• (Peter Finch) "All human beings are becoming humanoids. All over the world, not just in America. We're just getting there faster since we're the most advanced country."
  • (Peter Finch) "All I know is, you've got to get mad. You've got to say, "I'm a human being, goddamn it. My life has value.""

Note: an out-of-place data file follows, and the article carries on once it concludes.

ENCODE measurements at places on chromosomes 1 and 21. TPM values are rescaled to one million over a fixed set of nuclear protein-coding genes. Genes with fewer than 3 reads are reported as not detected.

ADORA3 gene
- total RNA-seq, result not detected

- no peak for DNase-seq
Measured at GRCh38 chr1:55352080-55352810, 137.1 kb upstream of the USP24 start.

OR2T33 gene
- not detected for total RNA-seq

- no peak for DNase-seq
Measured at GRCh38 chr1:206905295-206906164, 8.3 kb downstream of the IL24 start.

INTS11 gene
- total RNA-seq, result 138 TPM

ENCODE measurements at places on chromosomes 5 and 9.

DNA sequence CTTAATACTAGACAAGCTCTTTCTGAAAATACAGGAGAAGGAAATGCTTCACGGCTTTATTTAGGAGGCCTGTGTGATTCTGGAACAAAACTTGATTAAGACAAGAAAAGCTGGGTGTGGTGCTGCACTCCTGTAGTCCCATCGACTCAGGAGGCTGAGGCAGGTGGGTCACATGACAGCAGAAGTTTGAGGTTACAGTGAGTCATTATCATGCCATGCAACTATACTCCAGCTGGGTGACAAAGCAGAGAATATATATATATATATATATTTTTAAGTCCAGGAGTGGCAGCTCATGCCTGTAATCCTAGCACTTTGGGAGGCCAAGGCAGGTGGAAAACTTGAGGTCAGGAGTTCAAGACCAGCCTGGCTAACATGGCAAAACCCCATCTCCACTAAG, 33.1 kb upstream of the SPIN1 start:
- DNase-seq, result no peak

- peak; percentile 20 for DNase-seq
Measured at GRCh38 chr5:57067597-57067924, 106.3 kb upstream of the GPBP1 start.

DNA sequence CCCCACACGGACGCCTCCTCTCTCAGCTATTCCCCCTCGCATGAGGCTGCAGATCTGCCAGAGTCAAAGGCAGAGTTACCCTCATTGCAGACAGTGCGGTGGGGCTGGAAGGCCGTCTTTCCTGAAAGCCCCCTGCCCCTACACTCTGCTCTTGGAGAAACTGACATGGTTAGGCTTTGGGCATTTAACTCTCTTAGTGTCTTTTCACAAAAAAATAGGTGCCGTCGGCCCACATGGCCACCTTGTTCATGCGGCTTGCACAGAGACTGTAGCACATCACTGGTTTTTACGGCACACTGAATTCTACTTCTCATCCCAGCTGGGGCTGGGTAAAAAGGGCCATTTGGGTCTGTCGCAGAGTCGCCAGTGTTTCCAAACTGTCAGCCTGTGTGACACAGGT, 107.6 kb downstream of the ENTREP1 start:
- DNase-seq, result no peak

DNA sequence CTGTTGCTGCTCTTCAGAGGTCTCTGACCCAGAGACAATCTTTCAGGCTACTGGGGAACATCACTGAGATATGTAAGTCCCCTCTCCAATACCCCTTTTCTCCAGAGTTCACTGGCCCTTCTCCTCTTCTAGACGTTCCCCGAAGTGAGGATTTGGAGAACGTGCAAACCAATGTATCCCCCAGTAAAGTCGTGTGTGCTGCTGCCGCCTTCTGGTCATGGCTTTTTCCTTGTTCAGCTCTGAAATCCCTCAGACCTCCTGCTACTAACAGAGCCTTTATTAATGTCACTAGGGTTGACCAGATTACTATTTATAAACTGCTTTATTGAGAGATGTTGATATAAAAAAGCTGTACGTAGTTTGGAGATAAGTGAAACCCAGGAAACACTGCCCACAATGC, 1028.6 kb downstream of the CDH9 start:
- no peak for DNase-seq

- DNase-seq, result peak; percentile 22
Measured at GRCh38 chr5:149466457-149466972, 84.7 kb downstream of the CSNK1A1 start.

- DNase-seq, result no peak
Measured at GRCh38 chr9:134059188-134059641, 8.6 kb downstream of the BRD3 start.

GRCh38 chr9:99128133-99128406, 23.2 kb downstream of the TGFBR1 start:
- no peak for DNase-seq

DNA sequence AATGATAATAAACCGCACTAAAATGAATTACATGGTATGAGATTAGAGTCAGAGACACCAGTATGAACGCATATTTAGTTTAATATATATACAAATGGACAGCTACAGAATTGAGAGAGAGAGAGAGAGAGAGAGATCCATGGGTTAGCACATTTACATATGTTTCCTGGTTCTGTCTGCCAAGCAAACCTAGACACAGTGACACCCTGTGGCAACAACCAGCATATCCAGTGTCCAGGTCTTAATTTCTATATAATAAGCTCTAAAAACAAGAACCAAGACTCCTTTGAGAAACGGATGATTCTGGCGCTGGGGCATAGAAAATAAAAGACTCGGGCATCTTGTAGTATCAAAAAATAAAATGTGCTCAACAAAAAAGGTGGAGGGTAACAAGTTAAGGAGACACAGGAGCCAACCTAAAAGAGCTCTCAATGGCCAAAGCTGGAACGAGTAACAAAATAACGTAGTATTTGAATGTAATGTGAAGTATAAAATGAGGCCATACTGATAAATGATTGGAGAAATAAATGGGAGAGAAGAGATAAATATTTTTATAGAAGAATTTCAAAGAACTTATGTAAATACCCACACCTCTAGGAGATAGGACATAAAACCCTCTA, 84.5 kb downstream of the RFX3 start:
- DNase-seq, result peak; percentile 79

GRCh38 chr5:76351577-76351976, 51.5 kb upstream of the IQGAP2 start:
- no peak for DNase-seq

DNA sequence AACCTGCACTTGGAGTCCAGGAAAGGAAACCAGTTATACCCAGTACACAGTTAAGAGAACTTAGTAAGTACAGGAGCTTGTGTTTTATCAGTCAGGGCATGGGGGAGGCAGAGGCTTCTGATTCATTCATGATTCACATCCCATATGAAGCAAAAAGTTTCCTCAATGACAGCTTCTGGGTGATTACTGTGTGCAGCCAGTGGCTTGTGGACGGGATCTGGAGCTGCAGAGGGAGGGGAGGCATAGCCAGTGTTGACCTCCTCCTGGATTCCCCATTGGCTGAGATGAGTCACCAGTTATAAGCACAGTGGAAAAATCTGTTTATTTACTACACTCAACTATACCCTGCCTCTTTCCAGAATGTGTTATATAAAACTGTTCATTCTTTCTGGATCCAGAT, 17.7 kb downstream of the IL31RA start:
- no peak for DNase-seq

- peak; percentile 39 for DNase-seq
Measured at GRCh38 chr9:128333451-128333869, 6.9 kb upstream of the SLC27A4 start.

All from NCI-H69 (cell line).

• (Peter Finch) "Right now, there is a whole, an entire generation that never knew anything that didn't come out of this tube. This tube is the gospel, the ultimate revelation; this tube can make or break presidents, popes, prime ministers; this tube is the most awesome goddamn propaganda force in the whole godless world, and woe is us if it ever falls into the hands of the wrong people, and that's why woe is us that Edward George Ruddy died. Because this company is now in the hands of CCA, the Communications Corporation of America; there's a new chairman of the board, a man called Frank Hackett, sitting in Mr. Ruddy's office on the twentieth floor. And when the 12th largest company in the world controls the most awesome goddamn propaganda force in the whole godless world, who knows what shit will be peddled for truth on this network?"